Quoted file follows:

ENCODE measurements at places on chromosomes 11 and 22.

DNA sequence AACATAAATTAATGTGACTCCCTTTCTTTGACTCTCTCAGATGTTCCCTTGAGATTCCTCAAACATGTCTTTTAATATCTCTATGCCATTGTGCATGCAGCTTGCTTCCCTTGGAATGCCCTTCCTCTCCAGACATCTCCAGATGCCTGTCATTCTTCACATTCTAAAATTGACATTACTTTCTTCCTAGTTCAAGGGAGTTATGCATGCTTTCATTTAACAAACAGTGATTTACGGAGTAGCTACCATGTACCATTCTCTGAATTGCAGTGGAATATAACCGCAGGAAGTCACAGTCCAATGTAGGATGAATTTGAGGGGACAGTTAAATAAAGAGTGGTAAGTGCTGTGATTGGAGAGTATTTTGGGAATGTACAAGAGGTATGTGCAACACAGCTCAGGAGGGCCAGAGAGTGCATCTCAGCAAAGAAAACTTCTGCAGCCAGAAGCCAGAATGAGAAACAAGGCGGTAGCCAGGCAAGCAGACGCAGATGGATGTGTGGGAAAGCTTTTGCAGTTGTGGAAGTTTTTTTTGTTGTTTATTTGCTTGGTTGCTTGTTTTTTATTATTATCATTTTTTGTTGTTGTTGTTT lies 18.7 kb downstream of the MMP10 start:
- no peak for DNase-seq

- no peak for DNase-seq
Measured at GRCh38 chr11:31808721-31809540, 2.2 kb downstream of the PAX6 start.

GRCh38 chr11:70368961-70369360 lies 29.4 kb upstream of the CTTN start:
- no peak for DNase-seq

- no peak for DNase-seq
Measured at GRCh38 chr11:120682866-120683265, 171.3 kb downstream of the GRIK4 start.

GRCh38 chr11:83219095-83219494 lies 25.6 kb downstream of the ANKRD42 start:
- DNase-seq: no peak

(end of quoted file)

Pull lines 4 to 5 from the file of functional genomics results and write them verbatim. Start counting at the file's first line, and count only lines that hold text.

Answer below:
- no peak for DNase-seq
Measured at GRCh38 chr11:31808721-31809540, 2.2 kb downstream of the PAX6 start.